Monday, March 23, 2009

OOPS, I did it again (and again and again and again!)

The long awaited Mt. Redoubt eruption finally began last night (Sunday) at 10:40pm and continued throughout the night and into early morning, with 4 significant eruptions having been observed. Well, not really observed in the visual sense as there was darkness during the night and then heavy cloud cover during the day, but still, observed by all of the sensitive instruments in place on and around and above the volcano. No webcam photos recently, however, as the webcam on the Northwest slope of the volcano is registering as "inactive" at this point. Hmmm, wonder why?

I was first made aware of this eruptive activity at 11:05pm last night, by my ever alert husband who saw the first news item appear on the internet. We discussed what to do in the event of massive ashfall, but decided to wait and see what the Alaska Volcano Observatory and National Weather Service had to say regarding possible ashfall in our area. We'd had pretty woop-ass winds throughout the day, coming from the east, so I thought that any ash would be blown away from our area. (I know about those winds as I hiked with the dogs in those winds early in the day...) Even knowing that the wind was in our favor, I still couldn't help sitting in bed and looking out into the darkness and wondering what we might wake up to. But alas, we have dodged this bullet, if only by a few miles as people 30 miles west in Willow were reporting ashfall in their town.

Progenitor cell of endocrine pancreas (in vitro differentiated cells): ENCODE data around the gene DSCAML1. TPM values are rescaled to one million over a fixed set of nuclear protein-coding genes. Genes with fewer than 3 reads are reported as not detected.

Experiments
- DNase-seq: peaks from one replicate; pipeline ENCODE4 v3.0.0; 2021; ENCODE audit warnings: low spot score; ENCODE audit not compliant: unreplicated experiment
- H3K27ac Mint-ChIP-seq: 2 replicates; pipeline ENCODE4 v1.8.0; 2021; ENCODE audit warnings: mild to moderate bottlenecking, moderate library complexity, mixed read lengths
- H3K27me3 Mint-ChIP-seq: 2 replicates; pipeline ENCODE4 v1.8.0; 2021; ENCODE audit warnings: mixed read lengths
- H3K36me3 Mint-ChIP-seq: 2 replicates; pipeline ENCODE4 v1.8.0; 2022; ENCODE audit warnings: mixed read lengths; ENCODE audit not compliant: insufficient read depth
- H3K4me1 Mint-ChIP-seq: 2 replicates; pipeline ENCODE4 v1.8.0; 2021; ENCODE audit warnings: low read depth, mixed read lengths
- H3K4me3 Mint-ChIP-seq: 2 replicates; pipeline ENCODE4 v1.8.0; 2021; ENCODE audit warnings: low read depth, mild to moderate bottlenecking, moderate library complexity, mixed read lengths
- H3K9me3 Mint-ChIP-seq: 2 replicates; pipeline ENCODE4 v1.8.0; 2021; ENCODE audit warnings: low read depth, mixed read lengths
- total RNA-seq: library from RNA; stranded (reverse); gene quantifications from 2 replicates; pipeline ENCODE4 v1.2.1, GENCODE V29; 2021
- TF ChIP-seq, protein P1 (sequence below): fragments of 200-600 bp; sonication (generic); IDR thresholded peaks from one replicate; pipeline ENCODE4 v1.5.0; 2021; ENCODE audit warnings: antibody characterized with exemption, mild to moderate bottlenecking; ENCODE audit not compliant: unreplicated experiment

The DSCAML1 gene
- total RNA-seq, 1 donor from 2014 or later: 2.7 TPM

The upper level winds have blown the ash cloud to the Northwest of the volcano and towards points 30 miles west of us (Willow) and then beyond towards Cantwell (150 miles Northwest of Wasilla). Sorry for you folks, but happy for me! All in all it seems like the eruption was so violent that most of the ash was carried very high into the atmosphere and won't be making it's way down anytime soon. At last report the winds were shifting to carry the ash over Anchorage, but the majority of the ash was suspended from 40,000 to 60,000 feet and isn't expected to fall over any landmass in the near future.

So, let's all look forward to colorful sunrises and sunsets in Southcentral Alaska for the next few days. The Alaska Volcano Observatory does remind us, however, that the last eruptive phase of Mt. Redoubt lasted for over 4 months, so we probably have not seen the last of it by far.

Time for a volcano party...Flaming Volcano drinks for everyone (you know, the really sweet drinks in the big volcano bowl with the flaming sterno in the middle and the really long straws?)